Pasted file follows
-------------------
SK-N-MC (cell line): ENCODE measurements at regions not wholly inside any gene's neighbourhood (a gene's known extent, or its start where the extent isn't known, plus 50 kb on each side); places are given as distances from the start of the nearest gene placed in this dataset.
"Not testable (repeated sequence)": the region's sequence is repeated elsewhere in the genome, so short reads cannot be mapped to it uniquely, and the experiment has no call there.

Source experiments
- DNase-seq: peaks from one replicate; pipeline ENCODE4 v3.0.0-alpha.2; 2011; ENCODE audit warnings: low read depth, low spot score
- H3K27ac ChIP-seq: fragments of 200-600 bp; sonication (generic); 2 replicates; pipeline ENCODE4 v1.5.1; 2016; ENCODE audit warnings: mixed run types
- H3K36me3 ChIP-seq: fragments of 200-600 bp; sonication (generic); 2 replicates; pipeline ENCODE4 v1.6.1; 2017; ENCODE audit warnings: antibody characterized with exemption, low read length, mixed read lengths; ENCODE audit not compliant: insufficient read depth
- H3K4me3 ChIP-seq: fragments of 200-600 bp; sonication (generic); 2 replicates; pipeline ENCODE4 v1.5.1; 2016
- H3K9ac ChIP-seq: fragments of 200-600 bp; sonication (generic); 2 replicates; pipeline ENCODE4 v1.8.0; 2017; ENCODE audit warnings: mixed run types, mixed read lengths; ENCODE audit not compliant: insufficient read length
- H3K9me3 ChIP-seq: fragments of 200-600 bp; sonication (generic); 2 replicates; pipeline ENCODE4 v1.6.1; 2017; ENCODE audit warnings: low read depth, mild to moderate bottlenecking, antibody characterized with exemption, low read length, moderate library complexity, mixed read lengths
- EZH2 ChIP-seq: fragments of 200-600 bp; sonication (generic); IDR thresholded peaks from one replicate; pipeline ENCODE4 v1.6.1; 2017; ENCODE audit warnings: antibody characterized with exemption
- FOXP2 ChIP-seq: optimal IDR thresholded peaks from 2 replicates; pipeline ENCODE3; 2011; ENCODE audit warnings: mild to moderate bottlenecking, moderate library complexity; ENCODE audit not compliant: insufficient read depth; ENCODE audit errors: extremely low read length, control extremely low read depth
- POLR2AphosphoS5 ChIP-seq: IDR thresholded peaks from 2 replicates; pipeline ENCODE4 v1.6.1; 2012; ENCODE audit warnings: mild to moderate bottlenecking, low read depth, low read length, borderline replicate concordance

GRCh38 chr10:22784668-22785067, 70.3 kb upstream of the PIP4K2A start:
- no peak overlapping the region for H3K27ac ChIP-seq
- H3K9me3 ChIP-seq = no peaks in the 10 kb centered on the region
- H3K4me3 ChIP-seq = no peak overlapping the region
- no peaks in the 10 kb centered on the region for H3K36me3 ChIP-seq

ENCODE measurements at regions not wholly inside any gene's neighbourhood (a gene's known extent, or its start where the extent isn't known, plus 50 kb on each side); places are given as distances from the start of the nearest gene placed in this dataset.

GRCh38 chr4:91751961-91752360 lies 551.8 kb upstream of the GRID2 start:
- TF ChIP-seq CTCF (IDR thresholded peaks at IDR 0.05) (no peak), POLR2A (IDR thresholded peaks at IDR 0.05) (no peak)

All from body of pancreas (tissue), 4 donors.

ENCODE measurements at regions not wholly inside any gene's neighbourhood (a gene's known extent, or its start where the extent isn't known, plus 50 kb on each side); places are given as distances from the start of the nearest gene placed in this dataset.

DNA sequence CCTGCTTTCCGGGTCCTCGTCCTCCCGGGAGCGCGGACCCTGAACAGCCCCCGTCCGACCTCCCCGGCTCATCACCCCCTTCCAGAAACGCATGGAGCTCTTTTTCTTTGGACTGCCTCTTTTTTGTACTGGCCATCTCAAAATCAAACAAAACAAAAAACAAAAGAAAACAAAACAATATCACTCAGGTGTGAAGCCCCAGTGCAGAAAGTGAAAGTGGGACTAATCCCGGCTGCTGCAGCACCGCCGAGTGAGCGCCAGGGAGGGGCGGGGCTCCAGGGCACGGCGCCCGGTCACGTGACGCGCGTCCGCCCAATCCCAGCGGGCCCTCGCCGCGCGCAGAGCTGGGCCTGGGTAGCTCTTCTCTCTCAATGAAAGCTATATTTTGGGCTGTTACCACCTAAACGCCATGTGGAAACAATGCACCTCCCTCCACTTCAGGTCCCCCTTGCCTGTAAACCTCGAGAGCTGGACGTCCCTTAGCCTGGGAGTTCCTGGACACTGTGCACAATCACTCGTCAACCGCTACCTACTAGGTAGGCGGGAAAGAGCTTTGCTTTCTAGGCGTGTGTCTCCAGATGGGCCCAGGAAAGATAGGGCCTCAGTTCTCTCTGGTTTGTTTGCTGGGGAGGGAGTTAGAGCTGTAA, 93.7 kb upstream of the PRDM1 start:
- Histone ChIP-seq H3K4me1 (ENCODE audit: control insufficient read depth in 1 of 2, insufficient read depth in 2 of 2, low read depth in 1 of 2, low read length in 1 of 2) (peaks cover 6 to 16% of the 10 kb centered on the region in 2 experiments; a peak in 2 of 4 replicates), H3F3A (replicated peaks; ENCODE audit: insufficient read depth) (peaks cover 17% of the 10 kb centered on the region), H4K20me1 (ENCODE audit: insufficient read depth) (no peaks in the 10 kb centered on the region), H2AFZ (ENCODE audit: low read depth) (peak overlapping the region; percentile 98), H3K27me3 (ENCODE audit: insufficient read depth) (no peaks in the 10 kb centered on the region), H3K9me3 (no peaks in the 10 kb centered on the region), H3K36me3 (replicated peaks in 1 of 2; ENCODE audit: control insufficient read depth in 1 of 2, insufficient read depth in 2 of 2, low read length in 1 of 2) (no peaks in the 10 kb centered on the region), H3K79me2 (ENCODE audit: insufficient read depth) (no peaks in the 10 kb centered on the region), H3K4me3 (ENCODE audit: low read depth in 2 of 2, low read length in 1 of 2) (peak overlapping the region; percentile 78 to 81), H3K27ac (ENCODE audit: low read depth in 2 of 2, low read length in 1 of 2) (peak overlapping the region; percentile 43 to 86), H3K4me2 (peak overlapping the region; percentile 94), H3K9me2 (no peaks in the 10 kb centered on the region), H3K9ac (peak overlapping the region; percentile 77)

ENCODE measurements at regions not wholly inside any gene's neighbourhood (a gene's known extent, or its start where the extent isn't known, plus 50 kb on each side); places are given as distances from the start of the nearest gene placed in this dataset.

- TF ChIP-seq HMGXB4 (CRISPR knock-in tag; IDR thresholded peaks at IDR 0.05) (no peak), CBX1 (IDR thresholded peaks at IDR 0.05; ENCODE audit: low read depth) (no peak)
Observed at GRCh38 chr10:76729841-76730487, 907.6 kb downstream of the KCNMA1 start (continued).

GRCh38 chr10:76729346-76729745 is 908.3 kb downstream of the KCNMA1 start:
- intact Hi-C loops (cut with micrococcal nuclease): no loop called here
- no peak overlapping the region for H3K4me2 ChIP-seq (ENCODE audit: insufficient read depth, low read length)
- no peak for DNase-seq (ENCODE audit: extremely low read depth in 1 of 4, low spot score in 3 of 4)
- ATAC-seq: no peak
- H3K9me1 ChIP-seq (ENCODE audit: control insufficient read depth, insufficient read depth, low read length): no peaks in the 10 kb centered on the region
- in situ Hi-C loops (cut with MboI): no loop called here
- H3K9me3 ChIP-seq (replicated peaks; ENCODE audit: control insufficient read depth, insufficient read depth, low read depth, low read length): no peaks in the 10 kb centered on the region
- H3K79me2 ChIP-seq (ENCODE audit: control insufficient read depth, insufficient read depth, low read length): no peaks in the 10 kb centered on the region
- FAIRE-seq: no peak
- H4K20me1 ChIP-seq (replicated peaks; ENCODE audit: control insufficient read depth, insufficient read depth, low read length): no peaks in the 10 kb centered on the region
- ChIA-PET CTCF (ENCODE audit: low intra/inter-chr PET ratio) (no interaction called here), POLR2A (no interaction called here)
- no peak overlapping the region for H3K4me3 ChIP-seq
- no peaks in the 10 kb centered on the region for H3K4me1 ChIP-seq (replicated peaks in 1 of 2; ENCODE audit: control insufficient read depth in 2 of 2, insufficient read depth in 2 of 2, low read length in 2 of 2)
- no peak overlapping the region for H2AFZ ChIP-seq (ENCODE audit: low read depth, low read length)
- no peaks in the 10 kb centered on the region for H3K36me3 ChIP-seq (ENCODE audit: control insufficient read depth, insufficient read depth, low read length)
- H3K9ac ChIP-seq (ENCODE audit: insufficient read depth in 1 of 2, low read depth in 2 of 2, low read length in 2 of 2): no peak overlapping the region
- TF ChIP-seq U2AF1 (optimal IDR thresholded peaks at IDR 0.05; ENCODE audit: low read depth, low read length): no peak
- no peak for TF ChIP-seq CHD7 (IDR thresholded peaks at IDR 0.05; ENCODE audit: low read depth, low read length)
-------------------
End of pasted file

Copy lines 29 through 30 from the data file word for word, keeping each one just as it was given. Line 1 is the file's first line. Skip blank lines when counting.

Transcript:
- intact Hi-C loops (cut with micrococcal nuclease): no loop called here
- no peak overlapping the region for H3K4me2 ChIP-seq (ENCODE audit: insufficient read depth, low read length)